Date Awarded


Document Type


Degree Name

Master of Science (M.Sc.)


Virginia Institute of Marine Science


Sexual reproduction and the production of seeds are important for the resilience of all angiosperm species. For clonal species, such as the seagrass Zostera marina, resource allocation is complicated because these species reproduce both asexually and sexually, and the factors contributing to allocation to these two processes remains unknown. The goal of this study was, therefore, to investigate the importance of critical light, nutrient, and rhizome resources on Z.

marina sexual reproduction and flowering intensity. To evaluate the importance of sediment nutrients on Z. marina flowering intensity two distinct field manipulative experiments and one field survey were initiated: 1. Sediments within established Z. marina were fertilized during two periods of active growth (spring and fall) at two contrasting (estuarine and coastal lagoon) locations and the subsequent development of flowering was recorded, 2. Rhizome segments were transplanted to adjacent unvegetated environments to investigate the effects of sediment nutrients on individual shoots, 3. Surveys within and between three locations with apparent differences in sediment structure were designed to investigate the relationship between sediment conditions and flowering intensity. Rhizome segments were also transplanted to adjacent unvegetated environments to test the effect of shoot availability (with each segment having one, two, or three shoots) on sexual reproduction. To evaluate the importance of light and rhizome resources to flowering, two experiments and one field survey were also initiated: 1.In situ light availability was reduced using neutral density shading to test if light availability affected flowering intensity, 2. A field survey using fixed piers as shade structures was also used to determine if long-term shading influenced Z. marina flowering, 3. Cutting of rhizome connections of in situ plants was used to test if acute stress to below ground tissue prior to the development of flowering shoots would influence investment in sexual reproduction.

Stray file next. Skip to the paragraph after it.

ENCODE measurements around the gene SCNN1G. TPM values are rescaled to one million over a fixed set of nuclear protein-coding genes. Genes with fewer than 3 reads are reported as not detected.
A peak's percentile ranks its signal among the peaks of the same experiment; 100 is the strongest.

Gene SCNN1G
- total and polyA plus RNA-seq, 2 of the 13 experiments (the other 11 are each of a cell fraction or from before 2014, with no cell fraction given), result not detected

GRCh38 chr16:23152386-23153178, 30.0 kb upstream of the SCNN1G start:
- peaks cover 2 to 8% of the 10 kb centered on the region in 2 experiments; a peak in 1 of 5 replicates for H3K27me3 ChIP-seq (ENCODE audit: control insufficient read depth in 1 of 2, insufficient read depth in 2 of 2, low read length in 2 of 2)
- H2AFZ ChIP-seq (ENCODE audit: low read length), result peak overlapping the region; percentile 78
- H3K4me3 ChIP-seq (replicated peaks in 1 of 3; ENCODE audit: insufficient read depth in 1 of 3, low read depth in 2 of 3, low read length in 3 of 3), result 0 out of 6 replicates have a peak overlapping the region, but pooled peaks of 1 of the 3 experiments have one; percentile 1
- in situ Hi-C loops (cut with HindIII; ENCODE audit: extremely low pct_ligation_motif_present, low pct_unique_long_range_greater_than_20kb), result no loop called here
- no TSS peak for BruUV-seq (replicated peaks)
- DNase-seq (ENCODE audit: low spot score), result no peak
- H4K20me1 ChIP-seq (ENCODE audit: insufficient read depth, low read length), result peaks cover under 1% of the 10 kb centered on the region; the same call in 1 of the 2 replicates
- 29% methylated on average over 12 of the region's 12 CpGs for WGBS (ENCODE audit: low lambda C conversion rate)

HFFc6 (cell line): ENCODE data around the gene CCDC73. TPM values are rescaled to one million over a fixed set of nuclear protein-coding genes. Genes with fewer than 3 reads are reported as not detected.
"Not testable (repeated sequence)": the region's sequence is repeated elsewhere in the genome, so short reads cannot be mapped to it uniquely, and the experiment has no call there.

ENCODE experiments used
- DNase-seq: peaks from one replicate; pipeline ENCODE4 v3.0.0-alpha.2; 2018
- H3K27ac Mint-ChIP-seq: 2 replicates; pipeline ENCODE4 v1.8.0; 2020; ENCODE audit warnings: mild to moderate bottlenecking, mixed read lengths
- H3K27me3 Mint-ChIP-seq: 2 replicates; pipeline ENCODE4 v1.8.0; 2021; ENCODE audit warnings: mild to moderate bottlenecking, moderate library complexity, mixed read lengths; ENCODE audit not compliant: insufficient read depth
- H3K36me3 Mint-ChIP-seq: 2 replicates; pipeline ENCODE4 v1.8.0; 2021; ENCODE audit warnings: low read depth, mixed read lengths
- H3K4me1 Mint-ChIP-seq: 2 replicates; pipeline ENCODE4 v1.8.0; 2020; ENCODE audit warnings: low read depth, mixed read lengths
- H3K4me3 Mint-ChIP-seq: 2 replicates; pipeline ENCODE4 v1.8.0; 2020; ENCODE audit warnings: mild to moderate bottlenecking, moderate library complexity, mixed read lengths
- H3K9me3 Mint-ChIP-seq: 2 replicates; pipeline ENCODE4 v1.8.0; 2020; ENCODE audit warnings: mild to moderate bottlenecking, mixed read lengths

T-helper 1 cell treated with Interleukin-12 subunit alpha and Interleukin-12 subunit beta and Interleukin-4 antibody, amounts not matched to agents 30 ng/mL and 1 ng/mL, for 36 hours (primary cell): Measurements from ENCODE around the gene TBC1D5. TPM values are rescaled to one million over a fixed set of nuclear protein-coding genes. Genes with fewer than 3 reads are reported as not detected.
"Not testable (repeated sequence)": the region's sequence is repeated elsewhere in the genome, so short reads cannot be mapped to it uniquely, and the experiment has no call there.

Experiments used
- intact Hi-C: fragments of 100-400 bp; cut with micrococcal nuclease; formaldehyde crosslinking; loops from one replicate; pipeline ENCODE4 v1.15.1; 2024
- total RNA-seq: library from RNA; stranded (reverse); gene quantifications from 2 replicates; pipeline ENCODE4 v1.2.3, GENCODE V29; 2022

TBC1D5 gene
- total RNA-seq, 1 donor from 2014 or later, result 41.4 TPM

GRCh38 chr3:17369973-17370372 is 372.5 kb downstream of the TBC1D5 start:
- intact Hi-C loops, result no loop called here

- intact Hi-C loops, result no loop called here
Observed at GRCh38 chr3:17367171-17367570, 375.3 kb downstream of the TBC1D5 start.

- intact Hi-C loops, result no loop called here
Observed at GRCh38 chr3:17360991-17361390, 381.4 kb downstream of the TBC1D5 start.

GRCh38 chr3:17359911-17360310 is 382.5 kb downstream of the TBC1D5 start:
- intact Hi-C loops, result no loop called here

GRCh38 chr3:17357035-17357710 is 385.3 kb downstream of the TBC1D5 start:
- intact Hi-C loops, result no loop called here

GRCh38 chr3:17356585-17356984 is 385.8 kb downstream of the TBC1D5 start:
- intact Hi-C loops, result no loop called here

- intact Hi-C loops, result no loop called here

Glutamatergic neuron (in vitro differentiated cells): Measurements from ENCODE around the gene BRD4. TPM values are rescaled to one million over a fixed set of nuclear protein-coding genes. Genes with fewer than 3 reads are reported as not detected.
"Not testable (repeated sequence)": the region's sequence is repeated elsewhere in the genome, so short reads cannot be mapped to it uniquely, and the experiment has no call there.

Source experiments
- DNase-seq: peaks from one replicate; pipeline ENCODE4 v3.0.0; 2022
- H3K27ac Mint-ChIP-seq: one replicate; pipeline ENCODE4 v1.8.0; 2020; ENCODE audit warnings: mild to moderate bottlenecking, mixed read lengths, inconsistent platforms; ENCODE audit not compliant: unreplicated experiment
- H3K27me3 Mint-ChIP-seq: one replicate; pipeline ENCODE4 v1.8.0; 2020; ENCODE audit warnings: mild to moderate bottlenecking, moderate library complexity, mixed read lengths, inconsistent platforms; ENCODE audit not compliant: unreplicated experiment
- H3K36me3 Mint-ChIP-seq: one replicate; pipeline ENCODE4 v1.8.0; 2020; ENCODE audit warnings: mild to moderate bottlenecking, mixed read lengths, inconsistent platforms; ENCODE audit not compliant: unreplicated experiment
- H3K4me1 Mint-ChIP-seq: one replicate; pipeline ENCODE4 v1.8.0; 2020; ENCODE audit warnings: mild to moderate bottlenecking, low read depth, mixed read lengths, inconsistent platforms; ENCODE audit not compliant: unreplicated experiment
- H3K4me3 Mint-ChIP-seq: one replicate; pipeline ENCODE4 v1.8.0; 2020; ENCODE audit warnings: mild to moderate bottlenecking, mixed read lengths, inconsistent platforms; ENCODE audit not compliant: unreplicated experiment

The addition of supplemental nutrients to the sediment during the fall growth period increased the number of spathes per flowering shoot the following spring relative to control plots at both estuarine and coastal lagoon locations. Similarly, field surveys across three locations demonstrated a direct relationship between ammonium availability and the percentage of flowering shoots. Although short term in situ shading did not significantly affect flowering intensity, measurements of flowering intensity around piers revealed lower percentages of flowering shoots directly beneath piers than areas one or three meters perpendicular to the pier. Eleven percent of transplants also produced more flowering shoots than the initial shoots planted indicating the development of flowering shoots can occur on shoots less than three months old.

Combined, these results indicate resource availability can influence sexual reproduction. Increasing belowground plant and nutrient resources increased investment in both vegetative and sexual reproduction, whereas, long term reductions in light resources were found to only decrease sexual reproduction. This suggests that the duration and magnitude of resource availability are both important in determining the allocation of resources towards sexual reproduction, and through this investment the degree of resiliency in seagrass populations in an increasingly stressed coastal environment.



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